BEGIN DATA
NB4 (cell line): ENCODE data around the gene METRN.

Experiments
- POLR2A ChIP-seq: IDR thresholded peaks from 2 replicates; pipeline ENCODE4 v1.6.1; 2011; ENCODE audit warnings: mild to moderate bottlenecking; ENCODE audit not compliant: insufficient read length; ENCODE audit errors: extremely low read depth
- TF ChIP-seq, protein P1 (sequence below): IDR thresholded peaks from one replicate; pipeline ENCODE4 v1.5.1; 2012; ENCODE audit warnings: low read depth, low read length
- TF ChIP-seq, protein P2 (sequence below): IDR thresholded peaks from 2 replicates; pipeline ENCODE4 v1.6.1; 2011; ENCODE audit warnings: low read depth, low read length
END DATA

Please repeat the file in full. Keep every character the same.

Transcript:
NB4 (cell line): ENCODE data around the gene METRN.

Experiments
- POLR2A ChIP-seq: IDR thresholded peaks from 2 replicates; pipeline ENCODE4 v1.6.1; 2011; ENCODE audit warnings: mild to moderate bottlenecking; ENCODE audit not compliant: insufficient read length; ENCODE audit errors: extremely low read depth
- TF ChIP-seq, protein P1 (sequence below): IDR thresholded peaks from one replicate; pipeline ENCODE4 v1.5.1; 2012; ENCODE audit warnings: low read depth, low read length
- TF ChIP-seq, protein P2 (sequence below): IDR thresholded peaks from 2 replicates; pipeline ENCODE4 v1.6.1; 2011; ENCODE audit warnings: low read depth, low read length